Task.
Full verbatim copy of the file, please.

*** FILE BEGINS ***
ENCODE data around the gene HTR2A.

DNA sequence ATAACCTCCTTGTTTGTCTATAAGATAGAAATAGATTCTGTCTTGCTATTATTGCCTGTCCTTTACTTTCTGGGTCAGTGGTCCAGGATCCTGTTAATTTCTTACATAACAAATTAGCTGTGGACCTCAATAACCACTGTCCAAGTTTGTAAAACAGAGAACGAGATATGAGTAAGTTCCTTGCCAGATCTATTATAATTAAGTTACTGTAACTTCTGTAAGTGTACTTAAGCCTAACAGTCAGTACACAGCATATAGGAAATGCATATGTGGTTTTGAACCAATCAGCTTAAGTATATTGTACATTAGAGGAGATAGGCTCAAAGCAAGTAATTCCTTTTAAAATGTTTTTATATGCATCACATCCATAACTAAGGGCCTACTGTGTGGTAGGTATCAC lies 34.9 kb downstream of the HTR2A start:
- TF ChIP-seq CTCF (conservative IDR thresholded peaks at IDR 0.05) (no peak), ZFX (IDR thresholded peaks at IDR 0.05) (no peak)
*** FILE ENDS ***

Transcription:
ENCODE data around the gene HTR2A.

DNA sequence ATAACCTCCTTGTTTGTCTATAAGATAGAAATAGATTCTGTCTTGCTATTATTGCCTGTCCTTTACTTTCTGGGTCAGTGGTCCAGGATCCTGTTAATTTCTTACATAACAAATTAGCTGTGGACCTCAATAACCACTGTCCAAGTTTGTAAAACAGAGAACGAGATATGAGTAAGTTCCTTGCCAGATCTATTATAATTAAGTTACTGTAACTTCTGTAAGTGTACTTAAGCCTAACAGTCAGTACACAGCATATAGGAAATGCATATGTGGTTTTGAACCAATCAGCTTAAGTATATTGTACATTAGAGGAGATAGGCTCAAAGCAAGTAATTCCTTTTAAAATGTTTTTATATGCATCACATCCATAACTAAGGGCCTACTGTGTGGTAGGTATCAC lies 34.9 kb downstream of the HTR2A start:
- TF ChIP-seq CTCF (conservative IDR thresholded peaks at IDR 0.05) (no peak), ZFX (IDR thresholded peaks at IDR 0.05) (no peak)